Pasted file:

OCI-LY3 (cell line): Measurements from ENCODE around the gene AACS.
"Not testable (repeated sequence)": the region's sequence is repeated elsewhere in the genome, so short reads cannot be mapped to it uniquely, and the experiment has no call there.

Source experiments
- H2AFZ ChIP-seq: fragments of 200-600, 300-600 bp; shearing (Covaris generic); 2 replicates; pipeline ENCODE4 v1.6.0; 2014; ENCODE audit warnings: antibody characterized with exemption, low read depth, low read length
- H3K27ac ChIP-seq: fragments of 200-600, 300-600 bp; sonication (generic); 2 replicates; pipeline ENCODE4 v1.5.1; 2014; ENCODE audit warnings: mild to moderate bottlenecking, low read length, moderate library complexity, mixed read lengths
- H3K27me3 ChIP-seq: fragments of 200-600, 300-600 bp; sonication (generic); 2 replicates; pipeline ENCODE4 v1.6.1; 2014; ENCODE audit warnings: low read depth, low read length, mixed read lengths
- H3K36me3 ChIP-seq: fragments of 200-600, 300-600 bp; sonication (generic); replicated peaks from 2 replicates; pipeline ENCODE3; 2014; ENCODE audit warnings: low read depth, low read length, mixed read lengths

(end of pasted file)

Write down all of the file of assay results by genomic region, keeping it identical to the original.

OCI-LY3 (cell line): Measurements from ENCODE around the gene AACS.
"Not testable (repeated sequence)": the region's sequence is repeated elsewhere in the genome, so short reads cannot be mapped to it uniquely, and the experiment has no call there.

Source experiments
- H2AFZ ChIP-seq: fragments of 200-600, 300-600 bp; shearing (Covaris generic); 2 replicates; pipeline ENCODE4 v1.6.0; 2014; ENCODE audit warnings: antibody characterized with exemption, low read depth, low read length
- H3K27ac ChIP-seq: fragments of 200-600, 300-600 bp; sonication (generic); 2 replicates; pipeline ENCODE4 v1.5.1; 2014; ENCODE audit warnings: mild to moderate bottlenecking, low read length, moderate library complexity, mixed read lengths
- H3K27me3 ChIP-seq: fragments of 200-600, 300-600 bp; sonication (generic); 2 replicates; pipeline ENCODE4 v1.6.1; 2014; ENCODE audit warnings: low read depth, low read length, mixed read lengths
- H3K36me3 ChIP-seq: fragments of 200-600, 300-600 bp; sonication (generic); replicated peaks from 2 replicates; pipeline ENCODE3; 2014; ENCODE audit warnings: low read depth, low read length, mixed read lengths